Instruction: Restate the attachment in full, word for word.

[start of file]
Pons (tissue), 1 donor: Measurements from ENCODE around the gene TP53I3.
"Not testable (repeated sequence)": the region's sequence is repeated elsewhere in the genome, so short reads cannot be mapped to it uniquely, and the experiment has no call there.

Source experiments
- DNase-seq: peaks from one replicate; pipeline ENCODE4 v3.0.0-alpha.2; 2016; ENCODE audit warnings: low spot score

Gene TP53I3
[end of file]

Pons (tissue), 1 donor: Measurements from ENCODE around the gene TP53I3.
"Not testable (repeated sequence)": the region's sequence is repeated elsewhere in the genome, so short reads cannot be mapped to it uniquely, and the experiment has no call there.

Source experiments
- DNase-seq: peaks from one replicate; pipeline ENCODE4 v3.0.0-alpha.2; 2016; ENCODE audit warnings: low spot score

Gene TP53I3